Because treatment is so individualized, it’s really important that the therapist is a good fit for the client. Unfortunately, we get a lot of parents who feel that ABA therapy is not an effective method because they’ve had an experience with a therapist who was not a good fit.


As a therapist, one of the most important things to consider is the capacity of the family to devote time to reinforcing behaviors outside of therapy. Behavior only maintains when it’s reinforced. ABA therapy is not as effective if the therapist works on skills that the family simply doesn’t have the time or resources to reinforce with consistency. The therapist must align their work with the family’s priorities, schedule, and other commitments.


It’s so important for the child’s therapist and caretakers to be on the same page because otherwise, the caretakers can unintentionally maintain a lot of the behaviors that the therapist is working to undo. ABA involves is a lot of thoughtful planning. We never ignore the child, but we do ignore behaviors that we want to see decrease – and that approach has to be consistent in every area of the child’s life.


Q: How did you come to work with ATG?


Brooke: I had been working for a large organization since graduate school and was really looking for a tighter knit group that felt more personal and less corporate. I wanted to be in a position to really advocate for the needs of each individual child and have the space to do what’s best for them without dealing with so many restrictions. I thought that ATG would give me that, and they have.


Q: I know you work with a lot of higher functioning learners. Tell me a bit about how you design programming to fit their needs.


Brooke: Severe learners have more severe needs and most require long-term therapy. This might not be true for a child with a lesser severity. Mostly this difference will be reflected in long-term goals. Higher functioning children will be able to accomplish more in a shorter period of time, and that should be reflected in the programing goals.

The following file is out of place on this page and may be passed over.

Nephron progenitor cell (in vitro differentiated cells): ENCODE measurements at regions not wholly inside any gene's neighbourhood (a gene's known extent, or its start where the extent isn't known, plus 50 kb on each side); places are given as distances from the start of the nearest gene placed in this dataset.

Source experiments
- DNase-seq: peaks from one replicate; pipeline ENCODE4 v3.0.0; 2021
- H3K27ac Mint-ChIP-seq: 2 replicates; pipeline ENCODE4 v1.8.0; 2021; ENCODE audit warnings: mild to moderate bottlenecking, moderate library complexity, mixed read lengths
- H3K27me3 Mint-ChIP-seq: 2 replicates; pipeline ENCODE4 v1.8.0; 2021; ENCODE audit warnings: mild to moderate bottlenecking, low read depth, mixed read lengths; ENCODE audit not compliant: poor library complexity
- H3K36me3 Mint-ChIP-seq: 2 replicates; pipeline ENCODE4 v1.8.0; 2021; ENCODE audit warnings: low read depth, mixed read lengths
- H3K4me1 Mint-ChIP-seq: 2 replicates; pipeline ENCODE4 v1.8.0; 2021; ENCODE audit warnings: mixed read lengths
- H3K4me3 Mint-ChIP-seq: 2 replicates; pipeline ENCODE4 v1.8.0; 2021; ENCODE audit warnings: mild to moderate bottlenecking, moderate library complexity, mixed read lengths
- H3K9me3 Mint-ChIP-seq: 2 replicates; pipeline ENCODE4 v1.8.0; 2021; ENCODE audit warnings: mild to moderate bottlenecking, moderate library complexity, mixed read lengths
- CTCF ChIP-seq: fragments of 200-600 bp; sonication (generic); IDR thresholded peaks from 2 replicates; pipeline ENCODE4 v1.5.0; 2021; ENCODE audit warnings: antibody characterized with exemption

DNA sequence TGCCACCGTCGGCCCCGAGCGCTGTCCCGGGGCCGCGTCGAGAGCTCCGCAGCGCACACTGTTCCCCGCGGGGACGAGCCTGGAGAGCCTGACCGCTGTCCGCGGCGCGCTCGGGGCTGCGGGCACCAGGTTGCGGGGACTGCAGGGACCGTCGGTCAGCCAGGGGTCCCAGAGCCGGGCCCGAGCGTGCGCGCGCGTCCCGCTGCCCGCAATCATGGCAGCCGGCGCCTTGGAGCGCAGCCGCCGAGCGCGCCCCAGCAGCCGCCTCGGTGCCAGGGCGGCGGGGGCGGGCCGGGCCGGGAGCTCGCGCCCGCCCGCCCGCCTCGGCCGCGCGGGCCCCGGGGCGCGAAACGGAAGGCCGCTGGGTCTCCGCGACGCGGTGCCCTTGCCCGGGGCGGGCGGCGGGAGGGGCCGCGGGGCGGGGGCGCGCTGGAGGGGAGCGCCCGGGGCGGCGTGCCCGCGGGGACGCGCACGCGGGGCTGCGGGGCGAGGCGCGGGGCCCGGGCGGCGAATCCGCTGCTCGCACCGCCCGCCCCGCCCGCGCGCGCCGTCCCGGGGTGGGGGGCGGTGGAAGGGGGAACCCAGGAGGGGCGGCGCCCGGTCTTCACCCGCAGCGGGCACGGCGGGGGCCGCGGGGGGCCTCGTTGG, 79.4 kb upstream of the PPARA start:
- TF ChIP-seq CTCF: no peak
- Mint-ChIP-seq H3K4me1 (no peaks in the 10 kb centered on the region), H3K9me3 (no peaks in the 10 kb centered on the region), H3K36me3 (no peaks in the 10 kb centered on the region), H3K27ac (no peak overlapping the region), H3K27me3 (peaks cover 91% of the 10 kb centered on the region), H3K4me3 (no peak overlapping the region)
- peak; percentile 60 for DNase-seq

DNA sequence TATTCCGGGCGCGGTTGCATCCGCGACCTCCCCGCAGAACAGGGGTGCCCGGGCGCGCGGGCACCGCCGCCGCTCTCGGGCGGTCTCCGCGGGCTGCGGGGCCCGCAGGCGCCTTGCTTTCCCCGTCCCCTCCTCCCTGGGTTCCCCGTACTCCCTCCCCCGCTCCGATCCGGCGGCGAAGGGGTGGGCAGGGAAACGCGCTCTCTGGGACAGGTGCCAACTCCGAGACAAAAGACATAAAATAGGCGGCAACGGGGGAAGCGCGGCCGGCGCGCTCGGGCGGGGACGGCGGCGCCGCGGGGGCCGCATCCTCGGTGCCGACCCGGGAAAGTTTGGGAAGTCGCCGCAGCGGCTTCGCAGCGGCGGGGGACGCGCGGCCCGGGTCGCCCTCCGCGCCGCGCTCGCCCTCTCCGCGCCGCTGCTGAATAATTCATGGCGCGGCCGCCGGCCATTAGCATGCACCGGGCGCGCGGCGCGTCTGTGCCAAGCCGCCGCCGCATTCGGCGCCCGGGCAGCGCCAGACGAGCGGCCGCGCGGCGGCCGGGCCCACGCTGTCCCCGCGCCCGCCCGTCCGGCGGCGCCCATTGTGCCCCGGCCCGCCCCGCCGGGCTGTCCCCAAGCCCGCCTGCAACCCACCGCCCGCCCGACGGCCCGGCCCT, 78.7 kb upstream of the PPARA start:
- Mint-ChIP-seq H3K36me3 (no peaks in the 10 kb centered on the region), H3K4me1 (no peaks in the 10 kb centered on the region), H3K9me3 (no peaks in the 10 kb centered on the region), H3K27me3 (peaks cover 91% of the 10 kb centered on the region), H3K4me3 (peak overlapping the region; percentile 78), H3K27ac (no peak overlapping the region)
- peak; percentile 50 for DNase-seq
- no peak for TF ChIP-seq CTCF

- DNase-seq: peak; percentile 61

Another major difference is that for children with less severe needs, there can be a goal of complete integration into a regular classroom and other social situations. It is possible to get them to a place where they are independent. With more severe learners, those goals will look differently.


In both cases, the goal of ABA therapy is to work with the child on specific skills and ensure that, once learned, those skills are maintained. But, the type of skills worked on and the length of time it takes to learn those skills will vary from child to child.


With higher functioning children who are introduced to therapy at a very young age, it’s very possible to get them to a place where they no longer require intensive therapy in just a couple of years.


Q: Let’s talk about insurance. As a Clinical Director, what does the process of gaining insurance approval for your clients look like?


Brooke: As therapists, I believe that our primary responsibility is to advocate for what we feel is best for the child. We are the experts. So, it’s vital that we not make our recommendations based solely on what Insurance standards are.


One of the biggest challenges right now is that many insurance companies believe that ABA therapy should not occur outside the home even though it’s been shown to be extremely effective in shaping social behavior. This presents a challenge because there is no way to create social situations in the home.